Thursday, July 26, 2012

Random Vampires in High School

So this is what happens when I'm tired and my brain is fried. I'm sorry.

What would happen if Edward Cullen had been turned into a vampire as a balding, middle-aged white guy with a beer gut and man boobs? Without the looks, does a brooding pasty-white vampire with no personality even stand a chance of getting the girl? Even if he was superfast and super strong, I can only imagine what would happen if she discovered him lurking in her bedroom and watching her sleep...

He certainly wouldn't pass as a high school student, either, so that blows the whole first meeting out of the park. I suppose he could've instead posed as a teacher, though. Then, when he chased after a high school girl, their forbidden love really would be forbidden, because he'd look like he was old enough to be her dad. Meaning he'd probably be arrested. Huh. I wonder what Bella would say...

"How long have you been 56?" she asks.

"For a long time," he says.

Ha. Doesn't have quite the same feeling as with the young-looking vampire. But when you think about it, even young-looking vampire is kind of creepy. I mean, he was probably what, like eighty when she was born? Why is he chasing after a teenage girl, anyway? Fuck that, why is he even pretending to be a teenager? Why is it not disturbing that she's making out with someone that's old enough to be her great grandfather? Is it just because he looks young?

I'm not really a Twi-hater, by the way. Just...meh. Kinda tired of hearing about it. Don't really care. I wrote this because I was just randomly thinking about the latest vampire fad, how we've gone from blooodsucking monsters to...well, pussy vampire love stories. They can be entertaining, but they're not the monsters I love.

Which brings me to Vampire Diaries (a.k.a. 90210 Vampires) which has yet another vampire who decides to pose as a high school student. And guess what? He is wicked frickin' old too. And he falls in love with a high school girl. Gofigure. I tried to watch this show. I made it through almost the entire first season, simultaneously hating myself for watching it because it was so stupid and not stopping, because for some reason I wanted to know what happened next. Sigh.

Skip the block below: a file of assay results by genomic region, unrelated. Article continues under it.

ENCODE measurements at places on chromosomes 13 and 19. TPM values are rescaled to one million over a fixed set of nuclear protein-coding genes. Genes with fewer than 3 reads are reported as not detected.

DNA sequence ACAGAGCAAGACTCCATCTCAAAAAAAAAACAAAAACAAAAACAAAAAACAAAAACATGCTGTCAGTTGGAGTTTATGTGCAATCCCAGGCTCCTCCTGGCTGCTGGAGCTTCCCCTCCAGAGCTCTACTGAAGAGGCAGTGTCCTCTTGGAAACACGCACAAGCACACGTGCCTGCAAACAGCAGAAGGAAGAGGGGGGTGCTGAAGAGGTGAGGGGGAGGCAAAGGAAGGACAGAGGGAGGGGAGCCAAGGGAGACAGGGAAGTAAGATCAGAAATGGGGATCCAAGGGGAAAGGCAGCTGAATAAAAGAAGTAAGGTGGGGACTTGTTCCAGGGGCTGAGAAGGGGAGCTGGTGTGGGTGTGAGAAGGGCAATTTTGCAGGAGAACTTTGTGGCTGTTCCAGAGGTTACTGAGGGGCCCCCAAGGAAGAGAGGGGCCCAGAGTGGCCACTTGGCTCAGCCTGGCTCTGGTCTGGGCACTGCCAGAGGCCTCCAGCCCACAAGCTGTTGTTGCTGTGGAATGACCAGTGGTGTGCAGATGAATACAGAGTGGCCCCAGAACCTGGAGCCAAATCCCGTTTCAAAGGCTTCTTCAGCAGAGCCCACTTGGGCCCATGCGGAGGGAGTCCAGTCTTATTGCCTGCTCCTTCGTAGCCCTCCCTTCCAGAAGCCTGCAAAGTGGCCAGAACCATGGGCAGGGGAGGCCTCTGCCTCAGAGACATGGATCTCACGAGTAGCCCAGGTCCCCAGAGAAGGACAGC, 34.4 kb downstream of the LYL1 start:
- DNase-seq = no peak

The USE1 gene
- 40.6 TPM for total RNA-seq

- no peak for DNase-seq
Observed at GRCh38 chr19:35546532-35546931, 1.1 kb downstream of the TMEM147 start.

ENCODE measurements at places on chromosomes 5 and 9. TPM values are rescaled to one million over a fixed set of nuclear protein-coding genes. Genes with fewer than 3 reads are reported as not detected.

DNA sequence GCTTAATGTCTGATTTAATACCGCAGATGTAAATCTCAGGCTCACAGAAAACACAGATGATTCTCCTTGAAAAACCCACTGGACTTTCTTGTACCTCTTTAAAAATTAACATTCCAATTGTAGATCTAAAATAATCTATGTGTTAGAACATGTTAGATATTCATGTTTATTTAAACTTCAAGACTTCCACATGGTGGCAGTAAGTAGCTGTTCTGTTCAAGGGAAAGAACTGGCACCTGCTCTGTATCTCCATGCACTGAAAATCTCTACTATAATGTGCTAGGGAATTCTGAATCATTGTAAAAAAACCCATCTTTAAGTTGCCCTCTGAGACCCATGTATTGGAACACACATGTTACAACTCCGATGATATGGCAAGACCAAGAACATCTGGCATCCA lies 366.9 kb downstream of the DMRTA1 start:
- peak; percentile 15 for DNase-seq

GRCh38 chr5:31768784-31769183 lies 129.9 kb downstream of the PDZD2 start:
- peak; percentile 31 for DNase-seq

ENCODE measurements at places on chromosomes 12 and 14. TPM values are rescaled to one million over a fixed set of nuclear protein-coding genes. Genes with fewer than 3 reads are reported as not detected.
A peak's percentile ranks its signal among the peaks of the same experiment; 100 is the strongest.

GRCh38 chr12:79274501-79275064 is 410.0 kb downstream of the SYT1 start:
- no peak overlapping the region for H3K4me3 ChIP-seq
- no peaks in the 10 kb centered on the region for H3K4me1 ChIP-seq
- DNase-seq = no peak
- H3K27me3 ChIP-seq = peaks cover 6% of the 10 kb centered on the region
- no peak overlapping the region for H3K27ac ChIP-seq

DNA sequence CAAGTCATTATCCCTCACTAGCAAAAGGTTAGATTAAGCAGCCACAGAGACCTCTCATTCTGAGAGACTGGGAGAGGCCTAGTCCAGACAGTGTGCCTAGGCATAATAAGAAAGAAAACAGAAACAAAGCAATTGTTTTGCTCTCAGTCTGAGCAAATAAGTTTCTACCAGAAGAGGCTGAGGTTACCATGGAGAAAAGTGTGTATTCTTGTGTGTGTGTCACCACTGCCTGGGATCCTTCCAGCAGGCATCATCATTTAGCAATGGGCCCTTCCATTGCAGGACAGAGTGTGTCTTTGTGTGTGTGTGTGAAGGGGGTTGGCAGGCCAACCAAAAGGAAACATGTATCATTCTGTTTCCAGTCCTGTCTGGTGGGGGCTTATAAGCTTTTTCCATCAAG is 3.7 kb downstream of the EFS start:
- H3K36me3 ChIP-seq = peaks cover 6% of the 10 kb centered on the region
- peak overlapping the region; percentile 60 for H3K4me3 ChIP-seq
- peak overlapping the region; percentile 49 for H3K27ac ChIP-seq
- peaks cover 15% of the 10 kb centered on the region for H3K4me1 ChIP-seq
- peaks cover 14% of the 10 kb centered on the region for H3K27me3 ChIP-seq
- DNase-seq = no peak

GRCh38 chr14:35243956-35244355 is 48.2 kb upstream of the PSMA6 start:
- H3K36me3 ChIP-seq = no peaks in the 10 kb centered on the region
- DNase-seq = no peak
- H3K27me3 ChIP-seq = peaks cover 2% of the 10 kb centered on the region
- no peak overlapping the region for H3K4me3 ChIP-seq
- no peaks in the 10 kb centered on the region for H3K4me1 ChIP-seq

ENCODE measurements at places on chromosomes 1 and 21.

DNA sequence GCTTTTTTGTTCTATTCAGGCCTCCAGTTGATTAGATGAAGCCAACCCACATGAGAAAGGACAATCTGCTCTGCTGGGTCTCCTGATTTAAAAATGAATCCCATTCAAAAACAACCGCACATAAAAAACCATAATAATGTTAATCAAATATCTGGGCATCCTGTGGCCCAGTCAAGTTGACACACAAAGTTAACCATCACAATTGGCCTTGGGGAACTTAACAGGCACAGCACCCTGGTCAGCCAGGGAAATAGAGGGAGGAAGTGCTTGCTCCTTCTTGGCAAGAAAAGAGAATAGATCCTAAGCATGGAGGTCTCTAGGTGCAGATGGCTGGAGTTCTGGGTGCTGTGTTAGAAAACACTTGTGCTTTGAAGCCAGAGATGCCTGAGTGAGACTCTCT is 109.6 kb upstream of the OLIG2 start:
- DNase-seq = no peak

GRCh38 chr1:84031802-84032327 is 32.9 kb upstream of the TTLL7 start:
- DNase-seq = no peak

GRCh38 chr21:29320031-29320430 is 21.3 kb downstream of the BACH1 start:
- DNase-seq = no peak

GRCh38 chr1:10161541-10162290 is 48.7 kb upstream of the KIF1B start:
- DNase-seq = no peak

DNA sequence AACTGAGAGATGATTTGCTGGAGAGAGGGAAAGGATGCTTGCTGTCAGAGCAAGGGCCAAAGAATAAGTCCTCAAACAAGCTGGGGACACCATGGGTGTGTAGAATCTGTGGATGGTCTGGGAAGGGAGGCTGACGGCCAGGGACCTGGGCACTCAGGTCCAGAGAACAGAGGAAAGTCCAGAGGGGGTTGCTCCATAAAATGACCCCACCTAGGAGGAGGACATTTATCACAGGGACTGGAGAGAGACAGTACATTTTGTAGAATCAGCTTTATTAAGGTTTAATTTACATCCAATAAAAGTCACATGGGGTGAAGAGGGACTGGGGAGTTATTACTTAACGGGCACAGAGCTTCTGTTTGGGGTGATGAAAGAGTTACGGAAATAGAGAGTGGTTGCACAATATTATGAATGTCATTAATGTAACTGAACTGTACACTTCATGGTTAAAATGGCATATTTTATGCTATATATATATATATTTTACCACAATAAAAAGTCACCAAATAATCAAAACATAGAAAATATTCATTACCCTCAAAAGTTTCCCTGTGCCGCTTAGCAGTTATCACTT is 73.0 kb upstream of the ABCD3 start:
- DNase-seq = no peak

Stefan, the love interest of the main character, is a moody, brooding douchebag. But he doesn't kill or drink from people. Anymore. And they go into this whole storyline where he falls off the wagon and drinks human blood. Donated blood from bags. Dude, you're a fricking vampire, that's what you do. Was killing fuzzy little bunnies and squirrels somehow supposed to make you more appealing? Really? And you know what?

This Stefan dude is a little creepy, too. He follows Elena (main character), randomly popping up wherever she goes, and instead of thinking it's creepy and stalkerish, she kinda digs it. Cuz he's cute. Giggle. Even more creepy, is he's doing it because she looks exactly like the vampire who turned him, a woman he supposedly loved, which I don't understand, because this woman was a manipulative, nasty c*** who completely dicked him over.

I found myself rooting for Elena to like his evil-ish brother instead. Damon, the brother, was much more palatable...though still not overly original. He's pretty much the classic bad boy. Zippy, witty dialogue. Likes to cause trouble. Does whatever he wants. Not quite as evil as he wants you to believe. And much hotter than his brother.

But anyway... I just got annoyed with it. Lots of stupidity. Characters die left and right. Too much drama. Too much teen drama. And hey, that's the audience they're going for, so maybe that's just what appeals to the kids these days. (That just made me sound old...) But in the end, I was left feeling: This is not for me.

So that, in a nutshell, is my rant for the day.

Sunday, July 22, 2012

Riding the wave?